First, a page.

What came from his mouth was not his usual smooth baritone, however, but a scream. And not the scream of a grown man, but that of a child, a child in tremendous pain. It began long and high, and then faded into small, inconsolable sobs and gasps. The general, whose face remained composed, turned to the aide.

“As you can see,” the aide said, “the general is still somewhat beset with his illness, and has some difficulty speaking. If I may be allowed to clarify his remarks, he said that he is most pleased to see all of his wonderful friends again. And he is glad to observe,” and here the aide gave a little smile, “that our waistlines, at least, have survived the trials of war largely unscathed.” There was a silence, and then people gave a small laugh at the witticism. There was a genial elbowing of some of the stouter members of the gathering.

The general cleared his throat, and the attendees turned expectant gazes toward him. He gave a little cough. The aide held a silver tray under his chin, and the general spit out a large quantity of metal, shrapnel and spent bullets, some of which seemed, to the closer spectators, to be covered in blood. “How wonderful it is,” the aide said, “to be in such amiable company on this, the eve of our crowning success.”

A small ripple of pleasure passed through the audience. The general gave a spasmodic, gurgling moan, the sound of a man drowning in his own fluids. “Please, my friends,” the aide said, “tonight is not my night, but yours. We have endured this terrible war together, and together let us taste the fruits of our righteousness.”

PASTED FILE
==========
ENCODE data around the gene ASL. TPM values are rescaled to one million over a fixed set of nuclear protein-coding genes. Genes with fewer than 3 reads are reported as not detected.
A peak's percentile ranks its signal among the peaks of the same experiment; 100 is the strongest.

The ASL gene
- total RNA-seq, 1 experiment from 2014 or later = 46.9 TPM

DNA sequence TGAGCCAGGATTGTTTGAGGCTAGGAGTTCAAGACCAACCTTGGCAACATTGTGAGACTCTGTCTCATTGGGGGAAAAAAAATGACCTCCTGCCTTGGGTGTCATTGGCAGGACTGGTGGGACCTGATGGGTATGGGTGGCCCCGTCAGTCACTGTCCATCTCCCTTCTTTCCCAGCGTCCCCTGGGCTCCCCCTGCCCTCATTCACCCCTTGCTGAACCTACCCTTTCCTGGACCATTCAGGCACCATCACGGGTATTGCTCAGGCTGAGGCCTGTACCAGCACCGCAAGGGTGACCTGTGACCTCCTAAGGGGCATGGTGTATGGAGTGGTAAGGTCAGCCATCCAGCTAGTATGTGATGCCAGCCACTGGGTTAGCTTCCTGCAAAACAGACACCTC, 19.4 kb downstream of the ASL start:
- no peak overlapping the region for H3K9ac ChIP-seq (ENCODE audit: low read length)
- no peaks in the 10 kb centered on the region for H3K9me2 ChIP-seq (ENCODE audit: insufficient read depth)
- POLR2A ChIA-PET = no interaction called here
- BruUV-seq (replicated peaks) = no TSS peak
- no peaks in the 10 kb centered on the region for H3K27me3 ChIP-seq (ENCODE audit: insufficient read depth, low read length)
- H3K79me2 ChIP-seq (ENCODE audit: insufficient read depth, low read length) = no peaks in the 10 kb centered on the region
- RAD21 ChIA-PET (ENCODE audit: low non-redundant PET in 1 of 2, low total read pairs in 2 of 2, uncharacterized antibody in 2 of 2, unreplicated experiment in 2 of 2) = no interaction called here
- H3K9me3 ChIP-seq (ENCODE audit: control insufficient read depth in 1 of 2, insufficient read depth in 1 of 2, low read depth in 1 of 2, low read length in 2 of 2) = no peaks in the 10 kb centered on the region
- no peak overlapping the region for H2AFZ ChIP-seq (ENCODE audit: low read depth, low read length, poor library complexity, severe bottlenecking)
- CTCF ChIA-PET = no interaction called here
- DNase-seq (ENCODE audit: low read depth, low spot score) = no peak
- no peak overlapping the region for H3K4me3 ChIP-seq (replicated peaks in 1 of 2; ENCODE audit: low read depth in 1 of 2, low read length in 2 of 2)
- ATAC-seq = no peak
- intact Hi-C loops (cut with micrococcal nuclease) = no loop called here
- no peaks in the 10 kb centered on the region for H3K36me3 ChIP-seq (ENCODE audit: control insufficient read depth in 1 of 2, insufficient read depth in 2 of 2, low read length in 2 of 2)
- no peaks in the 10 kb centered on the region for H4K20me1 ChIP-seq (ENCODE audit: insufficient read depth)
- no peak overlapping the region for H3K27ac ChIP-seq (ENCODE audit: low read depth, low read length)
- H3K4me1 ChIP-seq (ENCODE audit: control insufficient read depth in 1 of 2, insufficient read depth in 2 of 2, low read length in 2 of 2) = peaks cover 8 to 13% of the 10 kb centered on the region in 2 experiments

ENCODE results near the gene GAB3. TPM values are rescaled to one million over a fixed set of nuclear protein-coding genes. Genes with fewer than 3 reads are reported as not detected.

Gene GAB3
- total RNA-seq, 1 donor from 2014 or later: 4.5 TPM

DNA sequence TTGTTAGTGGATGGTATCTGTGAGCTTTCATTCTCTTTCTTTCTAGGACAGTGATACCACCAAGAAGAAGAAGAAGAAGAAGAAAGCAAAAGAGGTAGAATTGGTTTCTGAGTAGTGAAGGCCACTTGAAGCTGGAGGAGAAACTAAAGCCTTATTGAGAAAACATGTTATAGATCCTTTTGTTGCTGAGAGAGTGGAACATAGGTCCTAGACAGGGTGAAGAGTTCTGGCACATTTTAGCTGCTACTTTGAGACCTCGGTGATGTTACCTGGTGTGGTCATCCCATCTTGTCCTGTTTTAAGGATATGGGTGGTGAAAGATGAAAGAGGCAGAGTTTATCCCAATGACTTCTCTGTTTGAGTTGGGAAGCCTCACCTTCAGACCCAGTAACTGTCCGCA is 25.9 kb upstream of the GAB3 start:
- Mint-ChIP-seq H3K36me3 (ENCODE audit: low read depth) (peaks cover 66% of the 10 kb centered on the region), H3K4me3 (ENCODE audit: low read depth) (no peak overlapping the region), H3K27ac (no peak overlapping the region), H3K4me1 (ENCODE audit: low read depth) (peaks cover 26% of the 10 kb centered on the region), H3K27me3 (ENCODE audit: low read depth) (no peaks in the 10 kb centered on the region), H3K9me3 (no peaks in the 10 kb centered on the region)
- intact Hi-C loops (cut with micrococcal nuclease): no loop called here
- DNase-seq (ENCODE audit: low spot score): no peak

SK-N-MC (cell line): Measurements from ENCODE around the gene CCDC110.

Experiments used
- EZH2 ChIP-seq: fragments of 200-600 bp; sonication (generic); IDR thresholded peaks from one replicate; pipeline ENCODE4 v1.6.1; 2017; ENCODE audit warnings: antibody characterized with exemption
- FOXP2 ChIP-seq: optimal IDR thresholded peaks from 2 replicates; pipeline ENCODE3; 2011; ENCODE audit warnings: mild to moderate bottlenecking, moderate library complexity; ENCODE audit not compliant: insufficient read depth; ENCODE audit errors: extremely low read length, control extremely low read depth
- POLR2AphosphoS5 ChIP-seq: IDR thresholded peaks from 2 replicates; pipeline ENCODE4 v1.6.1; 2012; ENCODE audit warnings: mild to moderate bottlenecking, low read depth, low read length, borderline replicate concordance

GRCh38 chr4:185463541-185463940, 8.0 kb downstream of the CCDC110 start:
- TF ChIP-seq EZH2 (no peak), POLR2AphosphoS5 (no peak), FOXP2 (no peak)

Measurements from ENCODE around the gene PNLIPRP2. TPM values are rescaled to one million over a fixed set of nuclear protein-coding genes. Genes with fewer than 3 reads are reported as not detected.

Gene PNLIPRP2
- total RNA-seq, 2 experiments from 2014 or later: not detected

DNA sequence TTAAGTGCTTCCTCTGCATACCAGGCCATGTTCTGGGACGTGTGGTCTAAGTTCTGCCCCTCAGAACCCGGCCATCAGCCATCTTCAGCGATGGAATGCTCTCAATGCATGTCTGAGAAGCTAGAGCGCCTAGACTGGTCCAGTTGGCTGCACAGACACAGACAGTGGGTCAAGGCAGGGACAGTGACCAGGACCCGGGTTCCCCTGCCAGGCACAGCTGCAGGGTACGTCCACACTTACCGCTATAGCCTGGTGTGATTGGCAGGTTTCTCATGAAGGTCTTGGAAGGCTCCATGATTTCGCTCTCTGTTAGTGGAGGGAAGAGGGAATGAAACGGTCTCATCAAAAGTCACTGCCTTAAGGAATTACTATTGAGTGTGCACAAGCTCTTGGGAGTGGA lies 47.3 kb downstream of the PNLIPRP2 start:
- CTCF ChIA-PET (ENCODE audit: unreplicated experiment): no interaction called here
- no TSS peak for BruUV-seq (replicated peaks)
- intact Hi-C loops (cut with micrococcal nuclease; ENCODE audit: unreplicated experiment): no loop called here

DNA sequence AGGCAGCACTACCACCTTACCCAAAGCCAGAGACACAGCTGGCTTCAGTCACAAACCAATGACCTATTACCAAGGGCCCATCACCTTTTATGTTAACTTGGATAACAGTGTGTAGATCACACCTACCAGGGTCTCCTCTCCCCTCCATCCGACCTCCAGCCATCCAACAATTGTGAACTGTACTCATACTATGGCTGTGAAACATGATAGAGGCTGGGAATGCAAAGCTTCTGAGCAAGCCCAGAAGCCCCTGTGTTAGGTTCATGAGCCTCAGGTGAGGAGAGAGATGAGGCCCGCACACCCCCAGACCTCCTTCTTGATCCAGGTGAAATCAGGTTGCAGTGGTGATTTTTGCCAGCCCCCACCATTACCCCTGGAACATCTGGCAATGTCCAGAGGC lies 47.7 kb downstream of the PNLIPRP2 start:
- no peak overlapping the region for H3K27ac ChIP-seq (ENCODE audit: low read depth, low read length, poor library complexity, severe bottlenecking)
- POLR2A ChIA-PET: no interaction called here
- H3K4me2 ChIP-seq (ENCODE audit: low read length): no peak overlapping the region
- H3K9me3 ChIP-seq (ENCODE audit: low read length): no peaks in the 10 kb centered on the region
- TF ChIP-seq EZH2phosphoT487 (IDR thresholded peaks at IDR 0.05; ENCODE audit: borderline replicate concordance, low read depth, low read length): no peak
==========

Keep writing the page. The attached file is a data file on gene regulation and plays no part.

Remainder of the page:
The hall erupted into spontaneous applause. Men slapped each other on the back and cheered. A pretty young woman, the daughter of the third-richest man in town, stepped up to the general and took his hand. “Thank you so much,” she said. “For all of us, thank you.” The general smiled. His throat and chest worked convulsively for a bit, and he vomited into the girl’s palm a wet and stinking pile of entrails.

“No, thank you,” the aide said. “Thank you for your steadfastness, your courage, and, most of all, your beauty.” The general smiled, his lips and teeth moist and red. The woman clutched the viscera to her chest, her eyes shining. Bits of flesh dripped from her fingers, staining her dress and running down between her breasts, as all looked on with a combination of admiration and envy.




John Haggerty’s work has appeared in Confrontation, Los Angeles Review, Opium Magazine, Santa Monica Review, and War, Literature & The Arts, among others. He was a runner-up for the 2007 Bridport Prize and a finalist for the 2011 Scott Prize. He is a first year MFA student at San Francisco State University and at work on a novel.